How is Scrooge portrayed as an outsider in Charles Dickens's A Christmas Carol?  

In A Christmas Carol, Scrooge is portrayed as an outsider through his isolation on Christmas Eve, his obsessive pursuit of money at the expense of all else, and the negative reaction of others to him, including his relatives. Later, the Ghost of Christmas Yet to Come shows him his servants and business associates treating his death callously, with none of them caring that he has died.

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Dickens establishes from the beginning of the novel that Scrooge’s character is defined by its self-imposed isolation and estrangement from the individuals closest to him, and from any ciivic engagement with the London society into which he was born with wealth and status. Despite Scrooge’s inherited privilege that puts him on top of the social hierarchy, his lifelong pain and sorrow have embittered him in ways that have poisoned his soul and rendered him an outsider among his community. Scrooge’s outsider status is demonstrated with his interactions with nearly every character he encounters, especially Cratchit, Fred, and the gentleman collecting for charity.

In general, Scrooge lives in a malignant emotional exile from the world around him because he has no capacity for empathy, compassion, or tolerance—all selfless, essential human virtues that constitute a well-integrated person. Dickens portrays Scrooge as more than just indifferent to the plight of others, which in itself would violate the expected attitudes and behavior of the British upper classes with its adherence to the dictates of the Protestant tradition of social morality. In Victorian-era Britain, where social class was an organizing force as powerful as gravity, a high-status individual like Scrooge ’s turning his back on his social obligations for the sake of the empty pursuit of more money designates him as deeply disconnected from the prevailing ethical and spiritual codes that would otherwise provide social unity and civic strength.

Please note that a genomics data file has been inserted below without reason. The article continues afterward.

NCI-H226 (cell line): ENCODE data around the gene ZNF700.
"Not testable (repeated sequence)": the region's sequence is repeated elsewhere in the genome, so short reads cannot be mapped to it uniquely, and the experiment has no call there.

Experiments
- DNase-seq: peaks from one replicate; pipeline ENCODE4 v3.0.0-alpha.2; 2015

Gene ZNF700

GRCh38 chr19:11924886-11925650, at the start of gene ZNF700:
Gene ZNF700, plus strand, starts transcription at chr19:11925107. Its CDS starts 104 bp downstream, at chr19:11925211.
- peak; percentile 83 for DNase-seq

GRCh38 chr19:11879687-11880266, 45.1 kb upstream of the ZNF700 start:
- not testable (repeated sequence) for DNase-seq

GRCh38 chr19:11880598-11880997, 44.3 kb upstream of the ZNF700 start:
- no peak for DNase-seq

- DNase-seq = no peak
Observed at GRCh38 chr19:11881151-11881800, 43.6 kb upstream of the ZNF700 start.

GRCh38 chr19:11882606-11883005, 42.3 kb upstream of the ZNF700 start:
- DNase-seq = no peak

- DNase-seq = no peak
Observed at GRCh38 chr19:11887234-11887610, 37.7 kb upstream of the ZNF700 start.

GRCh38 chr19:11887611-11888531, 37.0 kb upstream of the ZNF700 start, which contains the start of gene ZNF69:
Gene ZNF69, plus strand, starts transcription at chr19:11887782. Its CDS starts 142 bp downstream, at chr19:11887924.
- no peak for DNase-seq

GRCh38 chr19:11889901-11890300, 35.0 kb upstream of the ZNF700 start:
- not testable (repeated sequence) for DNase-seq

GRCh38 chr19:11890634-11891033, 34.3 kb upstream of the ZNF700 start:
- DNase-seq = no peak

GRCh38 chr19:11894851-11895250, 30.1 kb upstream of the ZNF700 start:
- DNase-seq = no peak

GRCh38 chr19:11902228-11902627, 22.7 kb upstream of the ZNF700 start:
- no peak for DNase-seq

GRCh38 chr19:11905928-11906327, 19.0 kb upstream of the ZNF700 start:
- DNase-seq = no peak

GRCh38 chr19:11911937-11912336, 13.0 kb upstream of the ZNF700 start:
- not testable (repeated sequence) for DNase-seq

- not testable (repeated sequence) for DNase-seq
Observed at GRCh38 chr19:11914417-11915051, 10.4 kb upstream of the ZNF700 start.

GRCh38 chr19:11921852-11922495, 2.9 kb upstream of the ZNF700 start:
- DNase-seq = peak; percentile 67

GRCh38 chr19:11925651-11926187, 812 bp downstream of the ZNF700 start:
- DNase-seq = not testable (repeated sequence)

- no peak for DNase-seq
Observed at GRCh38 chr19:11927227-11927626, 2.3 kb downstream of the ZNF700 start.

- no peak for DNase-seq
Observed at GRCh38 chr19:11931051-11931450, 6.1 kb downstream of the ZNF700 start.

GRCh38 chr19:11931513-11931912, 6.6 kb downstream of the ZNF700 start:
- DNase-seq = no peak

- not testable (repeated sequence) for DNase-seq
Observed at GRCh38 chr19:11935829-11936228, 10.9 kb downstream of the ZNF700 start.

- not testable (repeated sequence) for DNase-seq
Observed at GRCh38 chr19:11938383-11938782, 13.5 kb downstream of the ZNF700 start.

In Dickens’s time, the Industrial Revolution in the British countryside meant booming financial markets and services in Old London’s “Square Mile,” where Scrooge’s wretched reputation precedes him. While wealth had long been a factor of British high society, social norms declared the subjects of work and money to be vulgar and beneath polite conversation. In Scrooge’s days of increasing fortunes from investments and other ventures, the generous and benevolent example of his mentor Old Fezziwig has been consumed by Scrooge’s trauma and resentments. It is crucial to Dickens’s own moral objectives with the tale that it function as a critique of Victorian society and a parable in which empathic human community prevails over singleminded and ruthless capitalism.

With Bob Cratchit, Scrooge’s indifference to his clerk’s health and comfort at work is emphasized by the physical arrangement in which Cratchit is himself isolated in a cell-like corner to suffer through. This lack of basic human decency transcends mere cheapness to a level of cruelty that indicates the moral remove at which Scrooge exists. His imperviousness to Cratchit’s good nature provides a contrast between the young apprentice Ebeneezer and the vituperative old miser who is too uncaring to express concern over Cratchit’s real human woes. Dickens suggests that more than the loss of his mother in childbirth and his subsequent ostracization by his father, Scrooge’s emotional emptiness stems from the death of his beloved sister Fan, Fred’s mother.

Scrooge’s outsider alienation from his kin deepened because he was unable to process and own his painful feelings, which he suppresses by shunning all reminders of his past. Years before Fan’s death, Scrooge had lost only women he had ever loved romantically when Belle left him in disgust over his growing obsession with money. Since then, any room in his heart that Scrooge might have had for any warm feeling or shared regard has been filled with coldness alone, which has been like a prison in which he has volunteered for solitary confinement.